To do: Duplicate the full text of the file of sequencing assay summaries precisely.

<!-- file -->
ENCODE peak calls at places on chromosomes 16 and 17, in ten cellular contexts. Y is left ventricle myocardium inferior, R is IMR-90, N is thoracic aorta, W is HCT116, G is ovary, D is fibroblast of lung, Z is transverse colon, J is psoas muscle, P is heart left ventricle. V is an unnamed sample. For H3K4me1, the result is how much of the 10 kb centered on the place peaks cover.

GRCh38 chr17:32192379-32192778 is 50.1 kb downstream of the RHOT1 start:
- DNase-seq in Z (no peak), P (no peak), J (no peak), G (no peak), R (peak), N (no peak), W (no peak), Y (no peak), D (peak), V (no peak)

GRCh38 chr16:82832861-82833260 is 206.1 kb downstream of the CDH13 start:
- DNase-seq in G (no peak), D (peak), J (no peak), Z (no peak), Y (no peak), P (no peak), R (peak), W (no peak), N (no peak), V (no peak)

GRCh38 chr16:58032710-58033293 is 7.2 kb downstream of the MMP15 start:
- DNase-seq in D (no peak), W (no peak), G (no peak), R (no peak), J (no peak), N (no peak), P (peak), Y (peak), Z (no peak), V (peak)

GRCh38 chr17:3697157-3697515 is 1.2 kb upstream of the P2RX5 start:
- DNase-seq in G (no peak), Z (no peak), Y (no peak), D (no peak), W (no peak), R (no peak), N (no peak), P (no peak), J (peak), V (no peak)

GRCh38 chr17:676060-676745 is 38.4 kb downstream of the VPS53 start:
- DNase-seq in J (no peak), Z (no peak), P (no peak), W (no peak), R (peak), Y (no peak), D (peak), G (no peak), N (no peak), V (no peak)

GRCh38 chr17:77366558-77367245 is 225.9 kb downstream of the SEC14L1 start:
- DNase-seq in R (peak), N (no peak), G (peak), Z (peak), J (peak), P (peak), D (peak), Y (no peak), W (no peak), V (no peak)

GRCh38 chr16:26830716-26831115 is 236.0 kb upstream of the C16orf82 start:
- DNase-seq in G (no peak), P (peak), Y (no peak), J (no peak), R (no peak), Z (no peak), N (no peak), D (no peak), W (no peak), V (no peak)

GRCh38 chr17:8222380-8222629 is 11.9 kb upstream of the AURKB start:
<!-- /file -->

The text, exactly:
ENCODE peak calls at places on chromosomes 16 and 17, in ten cellular contexts. Y is left ventricle myocardium inferior, R is IMR-90, N is thoracic aorta, W is HCT116, G is ovary, D is fibroblast of lung, Z is transverse colon, J is psoas muscle, P is heart left ventricle. V is an unnamed sample. For H3K4me1, the result is how much of the 10 kb centered on the place peaks cover.

GRCh38 chr17:32192379-32192778 is 50.1 kb downstream of the RHOT1 start:
- DNase-seq in Z (no peak), P (no peak), J (no peak), G (no peak), R (peak), N (no peak), W (no peak), Y (no peak), D (peak), V (no peak)

GRCh38 chr16:82832861-82833260 is 206.1 kb downstream of the CDH13 start:
- DNase-seq in G (no peak), D (peak), J (no peak), Z (no peak), Y (no peak), P (no peak), R (peak), W (no peak), N (no peak), V (no peak)

GRCh38 chr16:58032710-58033293 is 7.2 kb downstream of the MMP15 start:
- DNase-seq in D (no peak), W (no peak), G (no peak), R (no peak), J (no peak), N (no peak), P (peak), Y (peak), Z (no peak), V (peak)

GRCh38 chr17:3697157-3697515 is 1.2 kb upstream of the P2RX5 start:
- DNase-seq in G (no peak), Z (no peak), Y (no peak), D (no peak), W (no peak), R (no peak), N (no peak), P (no peak), J (peak), V (no peak)

GRCh38 chr17:676060-676745 is 38.4 kb downstream of the VPS53 start:
- DNase-seq in J (no peak), Z (no peak), P (no peak), W (no peak), R (peak), Y (no peak), D (peak), G (no peak), N (no peak), V (no peak)

GRCh38 chr17:77366558-77367245 is 225.9 kb downstream of the SEC14L1 start:
- DNase-seq in R (peak), N (no peak), G (peak), Z (peak), J (peak), P (peak), D (peak), Y (no peak), W (no peak), V (no peak)

GRCh38 chr16:26830716-26831115 is 236.0 kb upstream of the C16orf82 start:
- DNase-seq in G (no peak), P (peak), Y (no peak), J (no peak), R (no peak), Z (no peak), N (no peak), D (no peak), W (no peak), V (no peak)

GRCh38 chr17:8222380-8222629 is 11.9 kb upstream of the AURKB start: